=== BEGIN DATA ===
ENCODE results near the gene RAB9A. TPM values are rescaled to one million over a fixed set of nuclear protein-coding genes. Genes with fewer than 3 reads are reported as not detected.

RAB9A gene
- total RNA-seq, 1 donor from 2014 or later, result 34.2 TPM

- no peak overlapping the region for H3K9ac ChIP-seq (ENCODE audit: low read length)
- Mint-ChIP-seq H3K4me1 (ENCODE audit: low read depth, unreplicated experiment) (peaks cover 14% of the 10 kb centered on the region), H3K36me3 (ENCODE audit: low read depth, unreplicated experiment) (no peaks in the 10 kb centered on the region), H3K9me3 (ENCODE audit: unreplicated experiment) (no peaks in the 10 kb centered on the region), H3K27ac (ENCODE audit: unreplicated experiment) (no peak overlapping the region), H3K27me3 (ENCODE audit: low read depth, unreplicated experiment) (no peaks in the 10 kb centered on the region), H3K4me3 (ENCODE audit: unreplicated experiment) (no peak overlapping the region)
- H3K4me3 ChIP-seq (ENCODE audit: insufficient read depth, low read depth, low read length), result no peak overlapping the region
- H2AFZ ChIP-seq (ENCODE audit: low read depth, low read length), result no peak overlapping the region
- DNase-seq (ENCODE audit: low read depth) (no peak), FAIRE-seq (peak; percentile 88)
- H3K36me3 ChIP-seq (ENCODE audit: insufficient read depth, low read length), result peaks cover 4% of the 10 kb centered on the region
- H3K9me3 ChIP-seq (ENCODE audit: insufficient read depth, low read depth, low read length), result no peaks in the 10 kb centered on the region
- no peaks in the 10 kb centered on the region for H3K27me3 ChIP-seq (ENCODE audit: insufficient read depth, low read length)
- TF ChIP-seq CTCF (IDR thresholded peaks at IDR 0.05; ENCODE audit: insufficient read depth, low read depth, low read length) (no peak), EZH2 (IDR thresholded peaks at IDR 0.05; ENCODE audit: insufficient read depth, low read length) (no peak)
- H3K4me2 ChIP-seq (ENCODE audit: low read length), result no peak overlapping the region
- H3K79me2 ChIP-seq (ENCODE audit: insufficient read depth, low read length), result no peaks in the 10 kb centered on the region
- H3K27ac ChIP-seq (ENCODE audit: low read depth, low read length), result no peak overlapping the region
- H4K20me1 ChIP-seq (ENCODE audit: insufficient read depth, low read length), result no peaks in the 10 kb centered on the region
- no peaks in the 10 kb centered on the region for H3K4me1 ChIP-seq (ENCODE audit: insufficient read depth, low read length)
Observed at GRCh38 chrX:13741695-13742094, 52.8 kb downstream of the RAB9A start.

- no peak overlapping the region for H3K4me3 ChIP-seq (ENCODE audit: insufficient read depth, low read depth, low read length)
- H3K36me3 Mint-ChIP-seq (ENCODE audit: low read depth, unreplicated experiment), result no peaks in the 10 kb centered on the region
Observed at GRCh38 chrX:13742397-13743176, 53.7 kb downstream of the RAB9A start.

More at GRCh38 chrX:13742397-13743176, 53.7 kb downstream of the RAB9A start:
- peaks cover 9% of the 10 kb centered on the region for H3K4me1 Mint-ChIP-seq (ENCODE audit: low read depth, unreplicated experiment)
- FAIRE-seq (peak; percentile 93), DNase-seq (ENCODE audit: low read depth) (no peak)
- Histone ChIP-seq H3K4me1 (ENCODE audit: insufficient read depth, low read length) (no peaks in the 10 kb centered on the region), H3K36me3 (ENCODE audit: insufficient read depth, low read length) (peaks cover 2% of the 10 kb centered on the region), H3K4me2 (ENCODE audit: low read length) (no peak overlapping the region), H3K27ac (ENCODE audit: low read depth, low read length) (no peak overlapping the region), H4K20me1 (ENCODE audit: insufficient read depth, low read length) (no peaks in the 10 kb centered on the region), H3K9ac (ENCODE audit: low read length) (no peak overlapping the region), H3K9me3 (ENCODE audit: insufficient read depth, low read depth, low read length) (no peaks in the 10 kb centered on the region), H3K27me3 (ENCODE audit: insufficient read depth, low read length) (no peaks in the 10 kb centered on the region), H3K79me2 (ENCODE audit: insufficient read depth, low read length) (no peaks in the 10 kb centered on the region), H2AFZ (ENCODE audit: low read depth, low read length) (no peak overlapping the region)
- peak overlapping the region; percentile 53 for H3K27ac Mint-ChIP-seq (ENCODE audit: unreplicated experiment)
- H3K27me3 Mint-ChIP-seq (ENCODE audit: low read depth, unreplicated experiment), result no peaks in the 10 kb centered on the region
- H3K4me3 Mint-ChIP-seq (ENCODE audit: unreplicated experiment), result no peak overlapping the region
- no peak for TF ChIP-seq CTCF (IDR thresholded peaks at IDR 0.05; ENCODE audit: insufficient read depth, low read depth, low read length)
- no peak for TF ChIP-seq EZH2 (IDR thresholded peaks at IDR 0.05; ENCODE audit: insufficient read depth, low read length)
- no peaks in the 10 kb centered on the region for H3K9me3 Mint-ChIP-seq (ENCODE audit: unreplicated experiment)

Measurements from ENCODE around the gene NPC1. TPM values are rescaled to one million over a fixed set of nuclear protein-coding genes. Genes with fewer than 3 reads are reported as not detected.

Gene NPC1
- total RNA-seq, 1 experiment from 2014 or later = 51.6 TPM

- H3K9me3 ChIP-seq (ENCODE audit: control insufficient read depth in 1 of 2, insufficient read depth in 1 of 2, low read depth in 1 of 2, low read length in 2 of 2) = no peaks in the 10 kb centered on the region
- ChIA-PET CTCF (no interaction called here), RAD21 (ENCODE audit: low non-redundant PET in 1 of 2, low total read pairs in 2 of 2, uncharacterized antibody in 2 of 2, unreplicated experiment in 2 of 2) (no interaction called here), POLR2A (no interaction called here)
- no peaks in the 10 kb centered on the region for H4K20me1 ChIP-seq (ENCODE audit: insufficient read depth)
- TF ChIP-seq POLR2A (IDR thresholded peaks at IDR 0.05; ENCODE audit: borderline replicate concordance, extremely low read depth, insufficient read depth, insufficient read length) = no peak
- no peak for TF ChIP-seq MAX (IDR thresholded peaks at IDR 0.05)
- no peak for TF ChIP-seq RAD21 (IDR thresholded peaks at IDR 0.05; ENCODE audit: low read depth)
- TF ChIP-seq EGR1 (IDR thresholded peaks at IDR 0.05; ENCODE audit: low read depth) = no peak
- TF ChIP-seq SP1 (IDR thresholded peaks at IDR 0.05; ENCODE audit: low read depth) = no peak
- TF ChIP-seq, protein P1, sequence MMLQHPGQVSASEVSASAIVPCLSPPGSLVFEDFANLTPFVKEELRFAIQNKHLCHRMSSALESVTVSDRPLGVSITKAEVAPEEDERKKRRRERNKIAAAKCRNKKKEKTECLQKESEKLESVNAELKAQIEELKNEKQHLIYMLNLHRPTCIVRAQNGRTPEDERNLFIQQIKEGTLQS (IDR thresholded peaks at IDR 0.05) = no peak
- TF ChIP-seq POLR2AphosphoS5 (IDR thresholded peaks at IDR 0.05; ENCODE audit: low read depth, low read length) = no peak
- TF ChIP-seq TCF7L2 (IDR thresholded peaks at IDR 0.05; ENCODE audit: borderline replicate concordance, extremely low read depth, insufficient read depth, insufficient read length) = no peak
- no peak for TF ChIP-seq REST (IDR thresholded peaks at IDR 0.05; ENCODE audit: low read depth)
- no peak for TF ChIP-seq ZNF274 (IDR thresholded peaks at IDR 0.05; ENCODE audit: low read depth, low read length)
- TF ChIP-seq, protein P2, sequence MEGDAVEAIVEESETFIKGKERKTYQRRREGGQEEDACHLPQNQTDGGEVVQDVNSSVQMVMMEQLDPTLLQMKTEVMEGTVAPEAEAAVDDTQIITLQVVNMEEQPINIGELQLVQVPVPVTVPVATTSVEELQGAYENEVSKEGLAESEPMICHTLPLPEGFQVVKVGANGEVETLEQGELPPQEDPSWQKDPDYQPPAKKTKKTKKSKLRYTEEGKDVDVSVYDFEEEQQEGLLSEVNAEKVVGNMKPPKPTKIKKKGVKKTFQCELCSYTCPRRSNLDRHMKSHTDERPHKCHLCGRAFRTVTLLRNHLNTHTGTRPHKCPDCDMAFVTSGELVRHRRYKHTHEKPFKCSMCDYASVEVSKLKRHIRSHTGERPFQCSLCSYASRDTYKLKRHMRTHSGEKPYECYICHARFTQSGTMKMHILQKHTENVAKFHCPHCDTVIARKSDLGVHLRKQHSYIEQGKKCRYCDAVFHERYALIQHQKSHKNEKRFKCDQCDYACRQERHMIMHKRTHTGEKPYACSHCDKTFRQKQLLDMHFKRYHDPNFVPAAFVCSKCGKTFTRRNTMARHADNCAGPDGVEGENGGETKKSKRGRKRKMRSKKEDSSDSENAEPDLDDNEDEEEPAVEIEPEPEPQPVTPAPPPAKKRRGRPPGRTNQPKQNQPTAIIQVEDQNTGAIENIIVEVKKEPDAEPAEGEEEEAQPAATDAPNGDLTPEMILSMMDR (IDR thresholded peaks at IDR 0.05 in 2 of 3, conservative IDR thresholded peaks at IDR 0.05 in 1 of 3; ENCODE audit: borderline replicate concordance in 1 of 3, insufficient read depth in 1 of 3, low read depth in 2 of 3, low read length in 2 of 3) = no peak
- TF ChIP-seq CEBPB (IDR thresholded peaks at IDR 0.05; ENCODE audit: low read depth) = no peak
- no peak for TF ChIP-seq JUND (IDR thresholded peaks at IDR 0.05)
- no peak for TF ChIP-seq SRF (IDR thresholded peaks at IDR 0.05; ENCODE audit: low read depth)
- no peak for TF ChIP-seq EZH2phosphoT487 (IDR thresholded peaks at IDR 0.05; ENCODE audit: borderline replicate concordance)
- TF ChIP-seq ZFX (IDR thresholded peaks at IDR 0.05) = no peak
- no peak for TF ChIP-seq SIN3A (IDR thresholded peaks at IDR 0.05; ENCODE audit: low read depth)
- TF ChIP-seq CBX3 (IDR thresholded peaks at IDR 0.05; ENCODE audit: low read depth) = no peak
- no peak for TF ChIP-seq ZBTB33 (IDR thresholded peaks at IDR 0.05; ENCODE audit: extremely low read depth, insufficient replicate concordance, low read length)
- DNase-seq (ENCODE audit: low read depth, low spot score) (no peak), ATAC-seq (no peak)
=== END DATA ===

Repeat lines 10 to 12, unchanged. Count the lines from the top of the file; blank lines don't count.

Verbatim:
- H3K9me3 ChIP-seq (ENCODE audit: insufficient read depth, low read depth, low read length), result no peaks in the 10 kb centered on the region
- no peaks in the 10 kb centered on the region for H3K27me3 ChIP-seq (ENCODE audit: insufficient read depth, low read length)
- TF ChIP-seq CTCF (IDR thresholded peaks at IDR 0.05; ENCODE audit: insufficient read depth, low read depth, low read length) (no peak), EZH2 (IDR thresholded peaks at IDR 0.05; ENCODE audit: insufficient read depth, low read length) (no peak)